Maybe an updated version?
I have been rethinking the podcast (which has not been going super hot or at all). So I am rebranding it to Cult of one.
Also, I watched this video that gives a good introduction (I think) into what a modern idea of cults is:
I stumbled upon Kierkegaard on the Nature of Truth while looking for photos of the SK statue. The post is good (so read it) but I really like the photo:
I like that he is siting sideways on the chair while writing.
I have been thinking about Jacob wrestling with God. I have been struck by two things:
- Jacob is alone (24). He leaves behind family, position, and possession. He is alone with God, alone before God.
- Jacob is changed by the wrestle. The stranger touches him and changes him – physically (with his “thigh”) and spiritually (by giving him a new name). Jacob does not stand far off and reflect – he engages and physically struggles with God – sweat and pain! “The Strange” is not an object but a person.
I think the story is a great example of what it means to be a Christian in a modern context. SO …
I need to be alone before God, wrestle with God, and that will change me.
Pragmatism and positivism are therefore interested in the question how. Traditional metaphysics, whether scholastic (realist) or idealist, is interested in the question what (the essence). Existentialism wants to know who. It is interested in the authentic use of freedom by the concrete personal subject.The Other Side Of Despair, by Thomas Merton
I would like to “wrestle” a little more with this article but just wanted to get things started.
I follow Keith Giles on Twitter (btw: follow me!!) and he shared this article that he wrote: I Am A Self-Righteous Pharisee. I identify with so many elements of his initial story. I was called a pharisee along with a barrage of expletives.
The “logic” is simple enough:
- you are a pharisee because you disagree with me or my agenda,
- Jesus hates pharisees,
- therefore I can hate you, or worse, “it is my religious duty to hate you”, and I can behave in an unChristian manner towards you.
I was struck by this paragraph that nicely summaries it:
Knowing the truth isn’t the same as doing it. Being a Christian isn’t only about what you believe, it’s actually more about what you do with the things you say you believe.
The followers of Jesus are called to love without holding back. This love is so radical that even enemies, those that hate us, are objects of love. Loving faith in Jesus is actualised in compassion and empathy. And, yes, I do that so poorly!!!!
I need to reflect more on it all.
For people are willing enough to practice compassion and self-denial, willing enough to seek after wisdom etc., but they want to determine the criterion themselves, that it shall be to a certain degree. They do not wish to do away with all these glorious virtues; on the contrary, they want – at a cheap price – to have as comfortably as possible the appearance of and the reputation for practicing them. Therefore as soon as the true divine compassion appears in the world it is unconditionally the sacrifice. It comes out of compassion for people, and it is people who trample it down.Practice in Christianity, 60 (Hong)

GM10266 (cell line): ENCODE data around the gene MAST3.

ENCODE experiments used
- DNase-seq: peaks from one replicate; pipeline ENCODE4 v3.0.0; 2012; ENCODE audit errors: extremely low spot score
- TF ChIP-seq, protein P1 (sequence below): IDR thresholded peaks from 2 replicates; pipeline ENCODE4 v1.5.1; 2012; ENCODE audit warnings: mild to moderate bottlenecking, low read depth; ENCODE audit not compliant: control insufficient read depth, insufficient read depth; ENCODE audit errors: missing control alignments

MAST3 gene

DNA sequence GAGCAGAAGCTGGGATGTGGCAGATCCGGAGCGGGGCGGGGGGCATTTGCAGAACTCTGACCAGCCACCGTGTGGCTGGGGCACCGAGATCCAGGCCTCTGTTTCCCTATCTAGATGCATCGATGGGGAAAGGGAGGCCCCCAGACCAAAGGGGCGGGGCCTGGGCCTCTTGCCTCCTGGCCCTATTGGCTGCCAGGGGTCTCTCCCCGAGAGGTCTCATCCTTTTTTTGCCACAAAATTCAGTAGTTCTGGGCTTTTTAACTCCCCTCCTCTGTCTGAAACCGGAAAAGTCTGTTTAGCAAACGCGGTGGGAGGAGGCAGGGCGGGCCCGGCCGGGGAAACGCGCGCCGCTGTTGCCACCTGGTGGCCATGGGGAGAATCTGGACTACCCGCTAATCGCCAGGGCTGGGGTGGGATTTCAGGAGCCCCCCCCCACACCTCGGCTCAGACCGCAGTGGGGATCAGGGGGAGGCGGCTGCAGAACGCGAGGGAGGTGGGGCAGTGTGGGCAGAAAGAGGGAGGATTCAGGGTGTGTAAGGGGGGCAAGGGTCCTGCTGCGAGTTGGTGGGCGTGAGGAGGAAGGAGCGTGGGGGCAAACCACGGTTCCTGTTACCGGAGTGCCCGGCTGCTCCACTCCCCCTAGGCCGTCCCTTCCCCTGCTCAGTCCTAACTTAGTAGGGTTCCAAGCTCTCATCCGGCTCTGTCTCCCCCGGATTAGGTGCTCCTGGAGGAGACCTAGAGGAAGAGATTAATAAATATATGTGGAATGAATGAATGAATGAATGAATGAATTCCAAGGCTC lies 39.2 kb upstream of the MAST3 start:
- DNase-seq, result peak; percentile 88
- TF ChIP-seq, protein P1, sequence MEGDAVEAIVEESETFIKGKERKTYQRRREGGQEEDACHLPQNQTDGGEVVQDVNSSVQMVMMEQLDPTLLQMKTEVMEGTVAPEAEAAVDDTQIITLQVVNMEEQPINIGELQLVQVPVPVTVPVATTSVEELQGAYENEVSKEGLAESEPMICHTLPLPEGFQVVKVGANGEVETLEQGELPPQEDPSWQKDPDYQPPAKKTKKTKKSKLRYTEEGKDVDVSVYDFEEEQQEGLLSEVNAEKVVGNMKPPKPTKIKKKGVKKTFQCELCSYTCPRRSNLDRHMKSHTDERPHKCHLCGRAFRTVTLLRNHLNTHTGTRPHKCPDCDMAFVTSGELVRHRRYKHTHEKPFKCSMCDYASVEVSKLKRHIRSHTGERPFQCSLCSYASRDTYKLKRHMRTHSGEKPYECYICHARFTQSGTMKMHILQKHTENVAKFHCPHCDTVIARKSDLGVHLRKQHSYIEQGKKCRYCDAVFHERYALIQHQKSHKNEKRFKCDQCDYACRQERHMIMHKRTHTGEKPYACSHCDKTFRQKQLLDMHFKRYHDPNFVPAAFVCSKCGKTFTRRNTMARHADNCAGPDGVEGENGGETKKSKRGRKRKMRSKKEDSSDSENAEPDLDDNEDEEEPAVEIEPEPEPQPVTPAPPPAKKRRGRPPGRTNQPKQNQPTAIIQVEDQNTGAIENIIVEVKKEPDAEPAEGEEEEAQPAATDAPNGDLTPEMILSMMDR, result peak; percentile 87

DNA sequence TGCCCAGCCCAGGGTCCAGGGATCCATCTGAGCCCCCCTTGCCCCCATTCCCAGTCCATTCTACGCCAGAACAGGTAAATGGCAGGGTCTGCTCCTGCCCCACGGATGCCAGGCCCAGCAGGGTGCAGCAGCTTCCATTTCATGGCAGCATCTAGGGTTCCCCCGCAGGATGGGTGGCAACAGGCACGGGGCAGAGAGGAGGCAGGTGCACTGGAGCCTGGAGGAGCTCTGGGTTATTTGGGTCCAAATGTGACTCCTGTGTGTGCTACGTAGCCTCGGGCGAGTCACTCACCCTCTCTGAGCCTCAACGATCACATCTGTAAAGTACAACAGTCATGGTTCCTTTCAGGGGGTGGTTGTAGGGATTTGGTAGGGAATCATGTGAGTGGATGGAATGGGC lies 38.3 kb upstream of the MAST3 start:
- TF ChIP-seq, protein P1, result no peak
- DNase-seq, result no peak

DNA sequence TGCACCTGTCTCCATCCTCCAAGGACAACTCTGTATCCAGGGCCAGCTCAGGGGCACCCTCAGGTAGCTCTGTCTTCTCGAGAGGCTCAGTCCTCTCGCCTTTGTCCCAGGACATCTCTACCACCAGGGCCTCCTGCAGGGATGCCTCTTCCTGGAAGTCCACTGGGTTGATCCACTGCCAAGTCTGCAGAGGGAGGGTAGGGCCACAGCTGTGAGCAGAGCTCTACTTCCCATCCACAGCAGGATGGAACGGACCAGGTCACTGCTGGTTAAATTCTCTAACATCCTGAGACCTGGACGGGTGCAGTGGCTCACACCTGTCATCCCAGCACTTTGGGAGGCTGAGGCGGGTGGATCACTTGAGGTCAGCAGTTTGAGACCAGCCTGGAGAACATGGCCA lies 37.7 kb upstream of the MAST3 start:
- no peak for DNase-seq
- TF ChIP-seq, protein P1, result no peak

Compassion on my terms? Is that compassion or self-validation? Compassion is love in action – love for neighbour actualised.
I am dreading the Easter sermon farmed in legal terms – Jesus took the punishment for my sin. An angry God that needs to be satisfied – a holy distant God that is offended at my sin and fallenness so He sacrifices His own Son. Not the Loving Father who cries with me and feels my pain – who has compassion on my weakness and wants a relationship with me in His Son. A relationship that is truely human!
I would like to explore preaching in a modern context from a Kierkegaardian point of view, if I had the time. Most of the preaching I have heard is average at best, simple battle of authorities, or spoon feeding. The academic lecture explaining doctrine is my least favourite form of preaching! I once heard a preacher, in a parish setting, parse a greek verb during his sermon. And there is no need to explore every point of the text. I think Show, don’t tell is a good summary of the type of sermon I would like to hear.
Anyway, here is a Kierkegaard quote:
I stumbled across this link on Twitter and was struck by these paragraphs:
The lesson Merton derives from the liturgy at Corpus Christi is that “it is not the style that matters but the spirit,” and he illustrates the difference between the old spirit and the new with a series of dichotomies: “Is Christian worship to be communion in correctness or communion in love? Oneness in Law or oneness in Christ? Sharing in valid sacraments or in the Spirit of life that is in the Risen Savior?” While the laws of the church are important, we must “learn to participate in a free, open, joyous communion of love and praise.”
Merton’s exhortation to love, and even more importantly, his example of liturgical openness to others rooted in an ecclesiology of communion, remains important today as we continue to squabble about the liturgy and about a myriad of other issues: “Let us frankly realize that our task is precisely this: to demonstrate our elementary charity and unselfishness – indeed our Christian maturity – by setting aside our own preferences (whether progressive or conservative) in order to arrive at some working formula by which we can all continue to worship as one in Christ.”Communion of Love: Thomas Merton and Liturgical Reform by Gregory K. Hillis
A magnificent article to be printed and pondered.